Cane is one of many types of natural material that is woven into sheets and attached to furniture. Older cane furniture may have holes around the perimeter so that the cane can be woven directly to the chair. More modern examples use cane fabric and a spline technique to hold the cane to the chair. The spline chair will have a groove around the chair opening, making it easy to identify. Most novice homeowners can replace the fabric and spline.
Cut off the remaining cane fabric using a sharp utility knife. Move the utility knife along both sides of the buried spline to cut through some of the adhesive holding the spline and remaining cane inside the groove.
Position the chair at a level where you can sit and work comfortably. Pry up the end of the spline using a narrow wood chisel. Place the chisel under the spline at a 20-degree angle and tap with a hammer to cut the adhesive and lift the spline. Work your way around the entire opening. Keep the chisel pointed away from you at all times.
Remove the remaining cane using the chisel and hammer. Be careful not to cut chunks out of the wood. When most of the material is removed, use the chisel as a scraper to clean up the track. Fold 80-grit sandpaper the size of the channel and sand the channel to remove the remaining material.
Measure the groove length with a fabric tape measure. Cut spline 2 inches longer than the length of the groove. For round-cornered grooves, soak the spline in warm water for a few minutes to make it bendable. For sharp corners, cut the spline on a miter in the corners and place each piece in the groove all around to check your fit.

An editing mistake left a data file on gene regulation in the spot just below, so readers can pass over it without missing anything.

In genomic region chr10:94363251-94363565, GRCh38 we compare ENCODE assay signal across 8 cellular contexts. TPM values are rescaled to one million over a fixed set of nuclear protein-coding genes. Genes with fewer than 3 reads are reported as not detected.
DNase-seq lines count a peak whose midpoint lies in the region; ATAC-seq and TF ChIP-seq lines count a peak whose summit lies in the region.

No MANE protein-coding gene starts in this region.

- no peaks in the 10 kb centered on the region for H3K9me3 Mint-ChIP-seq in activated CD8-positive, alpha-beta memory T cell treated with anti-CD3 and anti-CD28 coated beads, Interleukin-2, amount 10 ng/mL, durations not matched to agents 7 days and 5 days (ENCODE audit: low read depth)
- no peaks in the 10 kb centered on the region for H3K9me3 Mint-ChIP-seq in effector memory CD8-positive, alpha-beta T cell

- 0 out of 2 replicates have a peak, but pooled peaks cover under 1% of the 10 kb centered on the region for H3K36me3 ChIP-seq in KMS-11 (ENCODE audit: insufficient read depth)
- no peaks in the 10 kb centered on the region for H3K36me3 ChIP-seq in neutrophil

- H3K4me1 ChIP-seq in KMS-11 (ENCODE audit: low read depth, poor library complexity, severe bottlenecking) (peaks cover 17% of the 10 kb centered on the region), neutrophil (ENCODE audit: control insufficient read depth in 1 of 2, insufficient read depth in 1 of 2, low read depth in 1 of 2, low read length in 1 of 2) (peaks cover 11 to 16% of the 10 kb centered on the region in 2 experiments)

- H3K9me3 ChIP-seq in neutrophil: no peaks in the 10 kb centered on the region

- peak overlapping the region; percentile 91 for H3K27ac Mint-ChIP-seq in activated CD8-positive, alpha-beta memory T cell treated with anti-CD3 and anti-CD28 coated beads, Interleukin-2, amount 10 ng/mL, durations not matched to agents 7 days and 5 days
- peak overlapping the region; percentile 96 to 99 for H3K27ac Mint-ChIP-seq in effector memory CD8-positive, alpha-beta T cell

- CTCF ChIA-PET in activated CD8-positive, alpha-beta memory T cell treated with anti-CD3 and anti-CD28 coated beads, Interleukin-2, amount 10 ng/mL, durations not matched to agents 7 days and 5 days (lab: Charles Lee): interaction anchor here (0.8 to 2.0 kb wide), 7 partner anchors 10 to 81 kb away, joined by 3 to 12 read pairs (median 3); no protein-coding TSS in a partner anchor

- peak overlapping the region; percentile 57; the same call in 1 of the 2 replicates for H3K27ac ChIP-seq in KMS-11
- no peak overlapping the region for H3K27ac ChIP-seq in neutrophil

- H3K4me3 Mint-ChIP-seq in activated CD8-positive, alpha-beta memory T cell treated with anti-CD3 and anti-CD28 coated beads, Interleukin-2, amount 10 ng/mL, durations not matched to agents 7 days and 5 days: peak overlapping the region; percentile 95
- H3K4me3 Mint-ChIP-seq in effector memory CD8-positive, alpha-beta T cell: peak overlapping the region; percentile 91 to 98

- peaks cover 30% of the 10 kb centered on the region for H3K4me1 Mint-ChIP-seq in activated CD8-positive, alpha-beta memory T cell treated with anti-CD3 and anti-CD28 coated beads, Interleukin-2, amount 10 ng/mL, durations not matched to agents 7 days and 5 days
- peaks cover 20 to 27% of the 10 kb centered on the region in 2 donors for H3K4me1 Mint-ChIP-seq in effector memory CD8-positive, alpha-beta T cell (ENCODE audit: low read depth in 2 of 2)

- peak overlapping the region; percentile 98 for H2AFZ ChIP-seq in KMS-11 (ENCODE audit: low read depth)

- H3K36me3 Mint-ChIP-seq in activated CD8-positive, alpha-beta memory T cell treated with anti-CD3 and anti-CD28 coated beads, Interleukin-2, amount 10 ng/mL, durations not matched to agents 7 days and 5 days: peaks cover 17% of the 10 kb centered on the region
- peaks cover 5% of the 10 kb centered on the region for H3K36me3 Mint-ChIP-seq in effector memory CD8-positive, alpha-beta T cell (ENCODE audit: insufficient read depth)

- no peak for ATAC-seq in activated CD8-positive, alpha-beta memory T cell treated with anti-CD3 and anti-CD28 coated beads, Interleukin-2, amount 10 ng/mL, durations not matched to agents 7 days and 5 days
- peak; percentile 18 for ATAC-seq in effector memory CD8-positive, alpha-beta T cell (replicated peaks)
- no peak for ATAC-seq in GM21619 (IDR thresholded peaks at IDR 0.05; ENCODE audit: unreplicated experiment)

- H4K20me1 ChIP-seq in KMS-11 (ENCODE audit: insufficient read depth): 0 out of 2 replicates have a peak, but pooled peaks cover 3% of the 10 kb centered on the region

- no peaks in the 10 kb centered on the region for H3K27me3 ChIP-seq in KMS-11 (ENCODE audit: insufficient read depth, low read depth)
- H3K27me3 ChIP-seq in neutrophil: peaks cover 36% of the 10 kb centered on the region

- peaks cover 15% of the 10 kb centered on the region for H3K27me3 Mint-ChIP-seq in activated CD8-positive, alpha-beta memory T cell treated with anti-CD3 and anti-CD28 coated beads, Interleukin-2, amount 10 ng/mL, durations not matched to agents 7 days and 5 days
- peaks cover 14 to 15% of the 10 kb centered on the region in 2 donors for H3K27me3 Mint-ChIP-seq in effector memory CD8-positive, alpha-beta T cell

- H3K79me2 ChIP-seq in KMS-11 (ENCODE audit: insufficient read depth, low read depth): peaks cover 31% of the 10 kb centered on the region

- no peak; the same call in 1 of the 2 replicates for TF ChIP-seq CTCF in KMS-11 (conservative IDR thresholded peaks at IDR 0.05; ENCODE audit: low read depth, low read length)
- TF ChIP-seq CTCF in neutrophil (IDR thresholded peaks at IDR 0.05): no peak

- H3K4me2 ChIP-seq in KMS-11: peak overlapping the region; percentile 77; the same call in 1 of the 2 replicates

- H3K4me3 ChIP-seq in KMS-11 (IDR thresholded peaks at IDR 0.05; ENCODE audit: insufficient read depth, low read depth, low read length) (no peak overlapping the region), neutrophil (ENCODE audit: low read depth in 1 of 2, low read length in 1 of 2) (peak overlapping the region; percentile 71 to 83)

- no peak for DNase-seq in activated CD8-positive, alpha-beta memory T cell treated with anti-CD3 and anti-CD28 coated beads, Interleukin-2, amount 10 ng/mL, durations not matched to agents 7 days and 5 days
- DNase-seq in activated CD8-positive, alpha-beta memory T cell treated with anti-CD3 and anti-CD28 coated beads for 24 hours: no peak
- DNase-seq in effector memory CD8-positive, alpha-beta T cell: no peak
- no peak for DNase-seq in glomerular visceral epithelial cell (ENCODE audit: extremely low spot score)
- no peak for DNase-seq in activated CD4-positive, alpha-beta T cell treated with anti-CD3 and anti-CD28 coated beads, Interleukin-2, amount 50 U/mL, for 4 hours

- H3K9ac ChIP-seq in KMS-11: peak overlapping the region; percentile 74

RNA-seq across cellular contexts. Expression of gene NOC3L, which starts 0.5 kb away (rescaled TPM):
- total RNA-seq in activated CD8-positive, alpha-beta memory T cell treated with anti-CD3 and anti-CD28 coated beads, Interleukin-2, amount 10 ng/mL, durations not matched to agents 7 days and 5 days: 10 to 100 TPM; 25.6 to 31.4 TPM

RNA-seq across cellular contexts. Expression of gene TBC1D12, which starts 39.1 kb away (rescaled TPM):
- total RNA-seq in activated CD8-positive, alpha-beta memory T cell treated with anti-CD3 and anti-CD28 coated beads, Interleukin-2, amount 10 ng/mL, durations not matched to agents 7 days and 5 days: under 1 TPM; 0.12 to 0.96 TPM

Cut your cane fabric so that it extends 2 inches past the groove on each side. Dip the fabric three times in warm water to make it wet. Place the wet cane over the opening, with the opening laying flat. Line up the pattern on the cane so that it appears straight. Often the opening isn’t square, so this is a visual check to make the pattern look correct.
Tap a wooden rounded cane wedge into the groove at the top center, bottom center, left center and right center. The fabric should be taut, but not tight. The wet cane will shrink as it dries. Press the cane into the groove with wooden wedges and a hammer. The cane will stay in the groove once it is hammered in. Remove your wedge and move to the next section. When you reach your holding wedges, remove them and continue until your cane is tight in the groove and empty of wedges.
Cut the excess cane fabric. Hold a flat sharp chisel horizontal and half- way up the outer edge of the groove. Tap the chisel with the hammer to cut through the fabric. Move the chisel and cut the next piece. Continue until you cut away all of the excess fabric.
Apply a bead of carpenter’s glue into the groove over the cane. Start your spline at a corner or at the bottom center. At the bottom center, cut the end on a 45-degree angle. Press the spline into the groove. Use a hammer and flat punch to help press the spline up against the cane on the bottom of the groove. Continue until you reach your starting point. Trim your spline at a 45-degree angle to match your first cut. Allow the chair 48 hours to dry and shrink before using the chair.